With a lot of interest in ESPN’s coverage of the US Open, thanks in part to Serena Williams‘ run to date, it’s a good time for them to announce an upcoming 30 for 30 documentary on a tennis star. That would be Michael Chang, who famously won the 1989 French Open at just 17. Jay Caspian Kang, known for his work at The New Yorker, The New York Times, Grantland, HBO’s Vice News Tonight, and more, will direct. He tweeted about this Thursday:
For the past year, I’ve been directing a documentary for @30for30 with the team from Words and Pictures and the great producer Laura Dodd. It’s about Michael Chang, immigration, the 1989 French Open and Tiananmen Square. More details soon! https://t.co/ru6xIWF46n
— kang (@jaycaspiankang) September 1, 2022
Here’s more on this from ESPN’s release:
ESPN Films today announced that production has completed on a 30 for 30 documentary about former tennis player Michael Chang, with New Yorker and The New York Times writer and Emmy nominated correspondent, Jay Caspian Kang, on board for his directorial debut. “American Son” will tell the story of Chang’s improbable rise as a young American tennis star, and his family’s immigrant journey which shaped his destiny. The story is centered around his winning the 1989 French Open at age 17, including his unforgettable upset of top ranked Ivan Lendl – a match that unfolded in the shadow of the Tiananmen Square massacre in China.
The documentary will be executive produced by ESPN Films in association with Words + Pictures. Phil de Picciotto, Peter Nelson, Tom Ross, and Kelly Wolf are also serving as Executive Producers. Among the interview subjects featured in the story are Chang, Lendl, Roger Federer, Jeremy Lin, and Brad Gilbert.
It’s interesting to see former HBO Sports president Nelson included in that list of executive producers. And Words + Pictures is the company founded last year by former ESPN executive vice president of content Connor Schell in association with Chernin Entertainment. Schell played a large role in the 30 for 30 series over the years. So there are some heavy hitters involved with this.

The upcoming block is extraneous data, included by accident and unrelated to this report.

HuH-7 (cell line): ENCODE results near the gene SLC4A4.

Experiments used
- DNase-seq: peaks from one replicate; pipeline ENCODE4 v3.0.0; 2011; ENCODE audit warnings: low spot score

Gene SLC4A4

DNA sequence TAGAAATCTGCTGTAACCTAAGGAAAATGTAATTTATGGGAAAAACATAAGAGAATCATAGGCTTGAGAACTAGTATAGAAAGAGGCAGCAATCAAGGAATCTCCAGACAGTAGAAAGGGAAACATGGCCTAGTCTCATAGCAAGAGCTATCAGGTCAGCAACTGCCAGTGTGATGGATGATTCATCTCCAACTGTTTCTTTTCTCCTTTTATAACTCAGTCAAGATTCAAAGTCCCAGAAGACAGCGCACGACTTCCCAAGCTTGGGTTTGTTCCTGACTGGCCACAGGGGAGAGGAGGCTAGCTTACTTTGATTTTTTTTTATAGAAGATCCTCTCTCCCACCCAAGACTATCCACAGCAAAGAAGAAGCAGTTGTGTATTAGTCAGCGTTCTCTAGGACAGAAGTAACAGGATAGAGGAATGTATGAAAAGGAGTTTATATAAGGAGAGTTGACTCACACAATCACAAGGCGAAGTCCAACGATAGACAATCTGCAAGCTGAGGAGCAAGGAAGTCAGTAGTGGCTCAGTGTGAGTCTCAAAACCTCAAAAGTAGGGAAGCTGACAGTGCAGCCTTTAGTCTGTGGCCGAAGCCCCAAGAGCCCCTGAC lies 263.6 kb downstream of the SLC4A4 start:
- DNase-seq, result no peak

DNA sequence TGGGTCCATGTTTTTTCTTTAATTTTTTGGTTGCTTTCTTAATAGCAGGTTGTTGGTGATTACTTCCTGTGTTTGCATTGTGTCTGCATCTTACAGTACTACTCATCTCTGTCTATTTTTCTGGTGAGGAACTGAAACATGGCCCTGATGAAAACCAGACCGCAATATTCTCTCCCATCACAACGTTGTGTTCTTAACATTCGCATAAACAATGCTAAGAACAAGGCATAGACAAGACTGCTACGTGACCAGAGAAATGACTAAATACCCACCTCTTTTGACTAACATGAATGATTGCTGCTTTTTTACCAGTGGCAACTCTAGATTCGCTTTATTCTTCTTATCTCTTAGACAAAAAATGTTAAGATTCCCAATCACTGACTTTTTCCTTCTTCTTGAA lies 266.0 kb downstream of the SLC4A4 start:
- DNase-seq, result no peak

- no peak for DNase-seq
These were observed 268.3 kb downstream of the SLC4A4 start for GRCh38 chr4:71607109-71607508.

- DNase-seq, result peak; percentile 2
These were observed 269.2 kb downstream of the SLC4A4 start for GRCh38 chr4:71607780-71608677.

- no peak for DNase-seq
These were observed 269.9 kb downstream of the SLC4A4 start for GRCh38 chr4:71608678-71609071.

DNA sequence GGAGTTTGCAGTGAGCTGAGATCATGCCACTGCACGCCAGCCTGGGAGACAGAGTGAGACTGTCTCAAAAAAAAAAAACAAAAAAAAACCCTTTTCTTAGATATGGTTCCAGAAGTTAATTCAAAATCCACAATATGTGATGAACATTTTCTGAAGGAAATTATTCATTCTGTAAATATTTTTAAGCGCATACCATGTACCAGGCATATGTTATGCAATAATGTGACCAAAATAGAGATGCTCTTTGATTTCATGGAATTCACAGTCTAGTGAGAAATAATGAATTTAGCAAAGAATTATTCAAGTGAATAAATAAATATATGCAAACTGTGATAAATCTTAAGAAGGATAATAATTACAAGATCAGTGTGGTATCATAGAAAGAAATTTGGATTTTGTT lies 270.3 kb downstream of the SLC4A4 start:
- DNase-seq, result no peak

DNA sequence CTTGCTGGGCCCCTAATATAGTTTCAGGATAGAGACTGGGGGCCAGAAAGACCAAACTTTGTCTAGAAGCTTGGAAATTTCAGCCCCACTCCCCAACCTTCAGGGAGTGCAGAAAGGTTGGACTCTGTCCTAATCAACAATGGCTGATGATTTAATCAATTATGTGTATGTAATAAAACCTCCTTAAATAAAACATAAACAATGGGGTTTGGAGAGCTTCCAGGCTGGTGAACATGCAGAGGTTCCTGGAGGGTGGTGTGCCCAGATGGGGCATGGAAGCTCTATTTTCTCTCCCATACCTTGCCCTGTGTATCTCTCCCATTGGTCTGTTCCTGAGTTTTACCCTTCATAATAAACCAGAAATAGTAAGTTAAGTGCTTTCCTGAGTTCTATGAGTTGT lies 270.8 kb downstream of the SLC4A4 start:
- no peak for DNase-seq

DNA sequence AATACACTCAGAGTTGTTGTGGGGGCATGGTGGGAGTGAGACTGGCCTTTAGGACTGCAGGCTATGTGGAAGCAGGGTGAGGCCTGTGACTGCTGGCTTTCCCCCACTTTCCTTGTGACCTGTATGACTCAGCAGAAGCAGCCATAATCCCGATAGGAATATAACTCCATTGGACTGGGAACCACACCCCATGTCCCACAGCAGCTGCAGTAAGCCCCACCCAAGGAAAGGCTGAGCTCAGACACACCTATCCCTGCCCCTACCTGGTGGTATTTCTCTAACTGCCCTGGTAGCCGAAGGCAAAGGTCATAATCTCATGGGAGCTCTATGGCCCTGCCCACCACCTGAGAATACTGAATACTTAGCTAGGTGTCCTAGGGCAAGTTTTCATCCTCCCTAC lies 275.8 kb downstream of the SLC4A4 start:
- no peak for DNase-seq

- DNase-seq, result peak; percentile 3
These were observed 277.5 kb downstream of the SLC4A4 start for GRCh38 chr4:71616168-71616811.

It’s also interesting to see Kang make his directorial debut with a 30 for 30, as that’s pretty rare. But he’s certainly a prominent writer with a strong voice, and a background in sports (including at Grantland), TV, and print. And Chang (seen above in 1994 at the Thriftway Championships Cincinnati) has quite a story, from becoming the youngest man to win a major in singles tennis (a record he still holds) to winning 33 other singles titles, but not another major (he made the final in both the Australian Open and the US Open in 1996, but that’s as close as he got). The Tiananmen Square connection is also notable, and Chang (who was born in New Jersey to Taiwanese parents) has spoken about that impact on his match with Lendl before, including to Jerry Crowe of The Los Angeles Times in 2009:
A lot of people forget that Tiananmen Square was going on. The crackdown that happened was on the middle Sunday at the French Open, so if I was not practicing or playing a match, I was glued to the television, watching the events unfold…I often tell people I think it was God’s purpose for me to be able to win the French Open the way it was won because I was able to put a smile on Chinese people’s faces around the world at a time when there wasn’t much to smile about.
And as Deadline’s Dade Hayes notes, too, it’s unusual to see a 30 for 30 on tennis. ESPN has done just two previous ones there out of 119 full-length 30 for 30 installments, with 2010’s Unmatched on Chris Evert and Martina Navratilova and 2013’s This is What They Want, on Jimmy Connors. So it’s notable to see them exploring tennis more. And this will be a project to keep an eye out for.
[ESPN Press Room; photo from James Phelps. via Wikipedia]